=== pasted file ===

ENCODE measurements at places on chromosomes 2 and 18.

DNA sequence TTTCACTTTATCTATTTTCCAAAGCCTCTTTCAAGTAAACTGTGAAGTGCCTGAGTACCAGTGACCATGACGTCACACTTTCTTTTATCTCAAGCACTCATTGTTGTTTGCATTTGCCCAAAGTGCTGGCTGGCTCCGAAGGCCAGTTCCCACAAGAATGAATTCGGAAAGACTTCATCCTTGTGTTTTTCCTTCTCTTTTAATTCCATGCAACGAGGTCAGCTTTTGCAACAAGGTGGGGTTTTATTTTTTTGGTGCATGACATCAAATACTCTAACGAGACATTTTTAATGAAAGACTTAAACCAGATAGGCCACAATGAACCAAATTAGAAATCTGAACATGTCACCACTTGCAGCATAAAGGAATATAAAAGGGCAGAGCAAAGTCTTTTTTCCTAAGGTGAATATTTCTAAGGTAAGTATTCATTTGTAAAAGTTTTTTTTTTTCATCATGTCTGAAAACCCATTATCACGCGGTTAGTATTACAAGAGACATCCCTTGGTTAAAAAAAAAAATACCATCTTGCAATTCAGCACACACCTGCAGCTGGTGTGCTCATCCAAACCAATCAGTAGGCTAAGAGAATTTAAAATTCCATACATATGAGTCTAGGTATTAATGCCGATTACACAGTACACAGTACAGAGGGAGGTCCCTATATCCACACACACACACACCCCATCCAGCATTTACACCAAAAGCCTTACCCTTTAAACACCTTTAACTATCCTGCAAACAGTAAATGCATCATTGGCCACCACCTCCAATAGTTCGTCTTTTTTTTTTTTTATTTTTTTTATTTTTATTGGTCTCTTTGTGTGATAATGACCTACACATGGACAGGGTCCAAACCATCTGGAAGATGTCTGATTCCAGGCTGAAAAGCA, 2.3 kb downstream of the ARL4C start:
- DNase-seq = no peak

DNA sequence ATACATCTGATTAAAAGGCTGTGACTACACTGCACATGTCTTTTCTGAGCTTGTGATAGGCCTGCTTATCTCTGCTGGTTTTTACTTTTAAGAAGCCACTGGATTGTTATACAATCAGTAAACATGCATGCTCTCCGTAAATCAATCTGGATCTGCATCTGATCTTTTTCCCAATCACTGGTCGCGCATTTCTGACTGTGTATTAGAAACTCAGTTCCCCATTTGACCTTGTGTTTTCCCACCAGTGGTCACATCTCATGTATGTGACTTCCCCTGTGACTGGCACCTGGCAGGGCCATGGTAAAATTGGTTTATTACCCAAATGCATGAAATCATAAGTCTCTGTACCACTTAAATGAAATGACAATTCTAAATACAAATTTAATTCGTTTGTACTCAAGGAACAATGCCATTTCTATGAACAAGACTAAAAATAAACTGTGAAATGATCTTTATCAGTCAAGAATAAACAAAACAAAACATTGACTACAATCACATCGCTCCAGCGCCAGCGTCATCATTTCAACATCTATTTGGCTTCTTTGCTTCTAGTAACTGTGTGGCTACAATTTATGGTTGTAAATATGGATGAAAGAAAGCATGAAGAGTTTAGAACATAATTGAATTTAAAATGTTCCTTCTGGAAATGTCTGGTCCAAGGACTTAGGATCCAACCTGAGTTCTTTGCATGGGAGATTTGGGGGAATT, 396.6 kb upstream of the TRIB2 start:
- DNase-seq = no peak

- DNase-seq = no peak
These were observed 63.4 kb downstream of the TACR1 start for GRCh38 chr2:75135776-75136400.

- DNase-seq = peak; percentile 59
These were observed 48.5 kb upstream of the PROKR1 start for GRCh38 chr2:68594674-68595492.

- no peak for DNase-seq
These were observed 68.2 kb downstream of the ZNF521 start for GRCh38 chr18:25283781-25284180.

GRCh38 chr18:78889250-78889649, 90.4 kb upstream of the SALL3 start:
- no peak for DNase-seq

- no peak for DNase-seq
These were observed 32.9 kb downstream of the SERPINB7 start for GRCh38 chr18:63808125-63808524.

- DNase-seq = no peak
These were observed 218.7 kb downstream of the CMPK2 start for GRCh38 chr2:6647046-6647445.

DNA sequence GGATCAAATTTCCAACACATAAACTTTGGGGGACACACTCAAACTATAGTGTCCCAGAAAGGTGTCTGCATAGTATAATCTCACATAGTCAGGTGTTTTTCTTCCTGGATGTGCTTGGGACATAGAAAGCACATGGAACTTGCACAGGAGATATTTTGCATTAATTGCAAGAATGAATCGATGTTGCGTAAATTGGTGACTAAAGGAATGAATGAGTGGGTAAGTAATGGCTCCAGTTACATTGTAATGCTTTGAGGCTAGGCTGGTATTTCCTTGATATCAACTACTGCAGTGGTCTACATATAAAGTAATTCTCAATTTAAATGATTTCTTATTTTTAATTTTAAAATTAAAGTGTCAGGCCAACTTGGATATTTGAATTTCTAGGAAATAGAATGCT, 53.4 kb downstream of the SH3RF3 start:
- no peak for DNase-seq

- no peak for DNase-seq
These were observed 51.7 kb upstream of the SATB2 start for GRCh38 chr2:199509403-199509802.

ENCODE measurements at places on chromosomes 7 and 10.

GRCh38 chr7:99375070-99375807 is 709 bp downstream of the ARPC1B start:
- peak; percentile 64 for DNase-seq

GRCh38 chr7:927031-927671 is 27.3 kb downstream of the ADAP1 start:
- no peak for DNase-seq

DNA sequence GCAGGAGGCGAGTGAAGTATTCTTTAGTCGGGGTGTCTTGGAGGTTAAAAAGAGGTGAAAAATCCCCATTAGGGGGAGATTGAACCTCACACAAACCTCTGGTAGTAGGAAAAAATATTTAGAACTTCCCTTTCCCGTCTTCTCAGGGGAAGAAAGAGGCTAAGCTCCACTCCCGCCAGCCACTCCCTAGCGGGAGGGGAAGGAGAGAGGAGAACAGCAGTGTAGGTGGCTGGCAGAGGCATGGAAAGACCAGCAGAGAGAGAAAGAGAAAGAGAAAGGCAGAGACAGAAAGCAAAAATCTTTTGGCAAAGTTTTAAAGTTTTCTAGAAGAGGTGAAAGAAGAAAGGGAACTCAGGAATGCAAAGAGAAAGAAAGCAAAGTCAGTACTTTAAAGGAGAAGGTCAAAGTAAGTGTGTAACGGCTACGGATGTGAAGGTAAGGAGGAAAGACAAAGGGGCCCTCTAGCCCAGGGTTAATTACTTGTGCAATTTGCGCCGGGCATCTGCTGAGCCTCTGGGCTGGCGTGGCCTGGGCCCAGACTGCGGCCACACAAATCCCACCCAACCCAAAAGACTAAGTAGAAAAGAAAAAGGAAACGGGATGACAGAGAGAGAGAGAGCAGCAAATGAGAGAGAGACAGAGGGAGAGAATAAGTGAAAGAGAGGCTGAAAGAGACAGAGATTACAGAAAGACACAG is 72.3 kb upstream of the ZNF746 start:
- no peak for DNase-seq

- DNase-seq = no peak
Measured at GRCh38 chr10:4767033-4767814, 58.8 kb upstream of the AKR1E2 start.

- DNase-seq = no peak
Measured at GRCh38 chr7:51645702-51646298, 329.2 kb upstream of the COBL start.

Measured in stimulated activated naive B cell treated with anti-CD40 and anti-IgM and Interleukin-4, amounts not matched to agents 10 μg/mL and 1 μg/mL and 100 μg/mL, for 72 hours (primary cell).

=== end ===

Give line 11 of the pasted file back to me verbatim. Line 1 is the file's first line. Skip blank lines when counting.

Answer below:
These were observed 68.2 kb downstream of the ZNF521 start for GRCh38 chr18:25283781-25284180.